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Jonathan and his family woke up to a complete mess in their apartment Father's Day morning.
"The carpet was completely saturated with water," he says.
He called the maintenance crew at Portifino Place.
A carpet cleaning company was sent in to soak up the water, but Jonathan said that wasn't the end of his worries.
"It's really smelling like mold and mildew in here, we don't feel like it's safe for me and my kids," he says.
Jonathan tried to get out of his lease, which ends mid-July.
"They refused that offer, again, stating that the problem was solved," he added.
But Wednesday morning, Jonathan woke up to find water covering his floor again.
"It's more than we can handle right now. All that we asked was can you please let us move out of here so you can take care of your apartment and we can take care of our lives," he says.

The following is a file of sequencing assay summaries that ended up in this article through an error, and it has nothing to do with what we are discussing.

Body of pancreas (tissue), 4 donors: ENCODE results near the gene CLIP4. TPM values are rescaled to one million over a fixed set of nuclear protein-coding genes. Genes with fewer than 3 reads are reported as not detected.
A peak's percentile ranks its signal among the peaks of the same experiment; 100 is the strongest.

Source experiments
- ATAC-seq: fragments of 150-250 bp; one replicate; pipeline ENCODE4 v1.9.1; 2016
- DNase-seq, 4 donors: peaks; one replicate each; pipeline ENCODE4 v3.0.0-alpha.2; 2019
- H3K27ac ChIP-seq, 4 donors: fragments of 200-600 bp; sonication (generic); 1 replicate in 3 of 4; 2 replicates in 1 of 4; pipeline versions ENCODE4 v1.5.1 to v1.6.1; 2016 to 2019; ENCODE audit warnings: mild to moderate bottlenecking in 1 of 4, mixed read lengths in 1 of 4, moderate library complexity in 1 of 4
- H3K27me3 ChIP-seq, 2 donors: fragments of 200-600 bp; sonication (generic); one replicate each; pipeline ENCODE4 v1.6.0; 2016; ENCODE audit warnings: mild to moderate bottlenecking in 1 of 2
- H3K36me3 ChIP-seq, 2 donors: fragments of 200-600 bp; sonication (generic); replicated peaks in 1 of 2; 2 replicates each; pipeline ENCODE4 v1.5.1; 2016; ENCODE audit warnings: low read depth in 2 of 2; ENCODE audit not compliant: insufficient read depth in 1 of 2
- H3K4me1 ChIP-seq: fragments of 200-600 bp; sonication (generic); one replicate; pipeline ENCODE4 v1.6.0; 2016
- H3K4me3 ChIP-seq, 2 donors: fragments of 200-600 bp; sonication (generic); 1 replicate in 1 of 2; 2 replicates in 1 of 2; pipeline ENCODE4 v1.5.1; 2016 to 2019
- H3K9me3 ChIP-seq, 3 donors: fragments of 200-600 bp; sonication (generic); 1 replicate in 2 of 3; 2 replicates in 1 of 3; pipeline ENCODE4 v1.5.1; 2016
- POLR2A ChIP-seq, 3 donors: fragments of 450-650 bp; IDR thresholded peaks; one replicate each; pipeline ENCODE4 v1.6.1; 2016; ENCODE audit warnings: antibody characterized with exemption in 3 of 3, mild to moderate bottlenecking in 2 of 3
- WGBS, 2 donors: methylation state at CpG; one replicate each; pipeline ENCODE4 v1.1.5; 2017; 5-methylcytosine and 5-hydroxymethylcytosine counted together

A real estate attorney told me in situations like this, the wording of your lease makes a big difference.
"Always go to your lease first to see if the problem is addressed," attorney Jeff Raynor says.
Chances are if you didn't cause the issue, the landlord is fully responsible.
If that's the case, Florida statues do say a tenant has the right to provide a 7-day notice to terminate the lease if the problem isn't fixed.
To be on the safe side the notice should be written, not verbal.
"Otherwise, people forget conversations, and claim they never occurred," Raynor says.
NewsChannel 5 did get a response from the apartment management company:
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